NEW ORLEANS, LA. — The New Orleans Museum of Art presents “Visions of US: American Art at NOMA,” on view through January 24, the first exhibition in the museum’s history to highlight the full breadth of its American art collection.
American art, with a particular emphasis on artists working in Louisiana and the South, has long been one of the museum’s key collection strengths. Through paintings, sculptures, photography and decorative arts, “Visions” explores evolving ideas about American cultural identity from the Eighteenth through the Twentieth Centuries to tell a rich and inclusive story about how people imagine and represent the United States.
“Visions of US” is the first major American art exhibition in the country to place the work of acclaimed artists from the Northeast such as Jonathan Singleton Copley, Georgia O’Keeffe, Jackson Pollock and Frank Stella alongside that of their lesser-known counterparts from the South and West like Alfred Boisseau, Josephine Crawford, Sam Francis and John T. Scott. American art is often largely defined by the work of artists from the Northeast, and this exhibition shows how American artists working elsewhere — and especially the international port city of New Orleans — significantly broadened the range and scope of what we consider American art today.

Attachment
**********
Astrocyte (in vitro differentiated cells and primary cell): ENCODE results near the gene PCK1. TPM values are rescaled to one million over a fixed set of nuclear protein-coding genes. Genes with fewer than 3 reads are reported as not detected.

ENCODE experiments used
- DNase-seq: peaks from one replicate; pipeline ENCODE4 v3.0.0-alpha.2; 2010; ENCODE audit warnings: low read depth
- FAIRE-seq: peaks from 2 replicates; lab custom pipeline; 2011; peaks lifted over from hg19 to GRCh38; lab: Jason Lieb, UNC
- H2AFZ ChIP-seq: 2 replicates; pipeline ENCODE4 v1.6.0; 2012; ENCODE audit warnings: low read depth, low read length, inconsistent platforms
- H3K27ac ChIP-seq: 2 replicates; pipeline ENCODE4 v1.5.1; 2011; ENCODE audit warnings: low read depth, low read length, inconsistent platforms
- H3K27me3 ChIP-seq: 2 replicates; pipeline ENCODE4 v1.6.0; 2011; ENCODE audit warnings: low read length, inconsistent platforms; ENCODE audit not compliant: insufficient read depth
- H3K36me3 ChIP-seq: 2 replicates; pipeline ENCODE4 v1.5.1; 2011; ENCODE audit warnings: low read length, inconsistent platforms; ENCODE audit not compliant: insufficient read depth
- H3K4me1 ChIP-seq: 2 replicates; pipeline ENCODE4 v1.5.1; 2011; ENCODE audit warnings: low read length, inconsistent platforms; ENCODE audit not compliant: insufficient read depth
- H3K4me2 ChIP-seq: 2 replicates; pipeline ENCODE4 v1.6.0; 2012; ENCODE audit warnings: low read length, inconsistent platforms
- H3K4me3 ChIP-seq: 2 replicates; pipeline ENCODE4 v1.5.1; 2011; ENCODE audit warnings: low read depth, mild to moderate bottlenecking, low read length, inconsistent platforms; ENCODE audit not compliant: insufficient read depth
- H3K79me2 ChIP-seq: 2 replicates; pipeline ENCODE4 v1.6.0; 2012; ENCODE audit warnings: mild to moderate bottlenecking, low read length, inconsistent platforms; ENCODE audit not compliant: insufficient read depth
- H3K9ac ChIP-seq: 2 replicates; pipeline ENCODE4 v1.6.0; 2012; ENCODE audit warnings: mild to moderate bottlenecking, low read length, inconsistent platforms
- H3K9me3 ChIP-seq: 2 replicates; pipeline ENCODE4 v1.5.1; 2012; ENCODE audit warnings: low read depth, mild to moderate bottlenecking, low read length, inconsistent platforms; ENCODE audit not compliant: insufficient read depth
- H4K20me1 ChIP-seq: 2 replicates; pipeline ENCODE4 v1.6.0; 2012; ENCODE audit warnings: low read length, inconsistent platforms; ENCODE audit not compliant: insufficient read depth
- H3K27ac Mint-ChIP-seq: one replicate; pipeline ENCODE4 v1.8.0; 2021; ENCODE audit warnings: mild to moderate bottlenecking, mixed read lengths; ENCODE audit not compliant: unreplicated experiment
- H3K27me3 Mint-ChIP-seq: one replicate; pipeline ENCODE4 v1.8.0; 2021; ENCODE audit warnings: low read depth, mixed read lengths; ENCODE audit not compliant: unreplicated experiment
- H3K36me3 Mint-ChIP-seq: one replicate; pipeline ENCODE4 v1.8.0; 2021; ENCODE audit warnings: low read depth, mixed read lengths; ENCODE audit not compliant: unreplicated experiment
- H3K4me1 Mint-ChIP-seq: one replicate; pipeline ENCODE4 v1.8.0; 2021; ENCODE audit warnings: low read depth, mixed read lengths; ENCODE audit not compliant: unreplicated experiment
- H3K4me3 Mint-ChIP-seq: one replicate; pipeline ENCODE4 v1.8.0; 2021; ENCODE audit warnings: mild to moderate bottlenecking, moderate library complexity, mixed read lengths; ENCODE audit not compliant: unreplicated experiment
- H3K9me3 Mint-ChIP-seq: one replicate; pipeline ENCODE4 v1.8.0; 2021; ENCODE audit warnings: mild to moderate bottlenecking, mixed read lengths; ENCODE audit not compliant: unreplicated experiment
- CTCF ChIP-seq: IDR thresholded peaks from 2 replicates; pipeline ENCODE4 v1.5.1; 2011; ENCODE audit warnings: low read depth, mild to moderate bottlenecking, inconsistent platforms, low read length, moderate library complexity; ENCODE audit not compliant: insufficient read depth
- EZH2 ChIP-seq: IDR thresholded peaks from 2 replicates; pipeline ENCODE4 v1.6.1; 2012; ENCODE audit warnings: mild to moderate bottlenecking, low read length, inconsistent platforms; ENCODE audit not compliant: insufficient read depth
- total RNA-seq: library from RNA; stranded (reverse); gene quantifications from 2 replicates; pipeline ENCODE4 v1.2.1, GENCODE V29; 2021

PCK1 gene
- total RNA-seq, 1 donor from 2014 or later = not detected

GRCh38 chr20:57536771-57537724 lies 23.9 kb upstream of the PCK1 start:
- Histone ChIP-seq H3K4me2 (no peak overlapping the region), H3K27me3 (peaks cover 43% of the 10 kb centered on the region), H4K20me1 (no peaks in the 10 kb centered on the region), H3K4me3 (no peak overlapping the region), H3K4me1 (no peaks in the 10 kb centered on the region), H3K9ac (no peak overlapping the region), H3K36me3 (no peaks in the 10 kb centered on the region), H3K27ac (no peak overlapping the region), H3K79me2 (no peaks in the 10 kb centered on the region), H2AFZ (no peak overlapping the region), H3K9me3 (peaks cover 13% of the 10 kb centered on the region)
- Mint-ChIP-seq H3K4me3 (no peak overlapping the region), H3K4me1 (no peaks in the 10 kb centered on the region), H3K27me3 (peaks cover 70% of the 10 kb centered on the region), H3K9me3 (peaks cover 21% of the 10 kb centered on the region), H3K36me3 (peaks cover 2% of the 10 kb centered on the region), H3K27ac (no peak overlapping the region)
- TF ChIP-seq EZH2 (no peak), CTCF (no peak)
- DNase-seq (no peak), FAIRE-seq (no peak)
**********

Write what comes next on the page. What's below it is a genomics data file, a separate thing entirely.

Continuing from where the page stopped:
“Visions of US presents an extraordinary range of American art that demonstrates the diversity of ideas and images that define as well as defy the American tradition,” said Susan M. Taylor, NOMA’s director. “The bringing together of artists’ work from across the country is only possible given the rich holdings of NOMA’s collection. It is an exhibition that reveals an extraordinary collection while presenting a compelling argument for the differences that define the history of the American artistic experience.”
“For the last two centuries,” said Katie Pfohl, the museum’s curator of Modern and contemporary art, “American artists have captured many different conceptions of the country and its people, from colonial American portraits that showcase the country’s early diversity, to the broad range of materials and forms to be found in Twentieth Century American art. This exhibition celebrates the multitude of people and perspectives that make up our vision of the United States.”
Working in places as far afield as New York, New Orleans and New Mexico — and Paris, Tokyo and Havana — American artists have shown the country to be a place defined by nothing so much as its diversity. The exhibition uncovers dynamic points of connection between American artists working across the country — and even world — to craft the many different Visions of US that compose the country today.
The New Orleans Museum of Art is in City Park at 1 Collins C. Diboll Circle. For more information, 504-658-4100 or www.noma.org.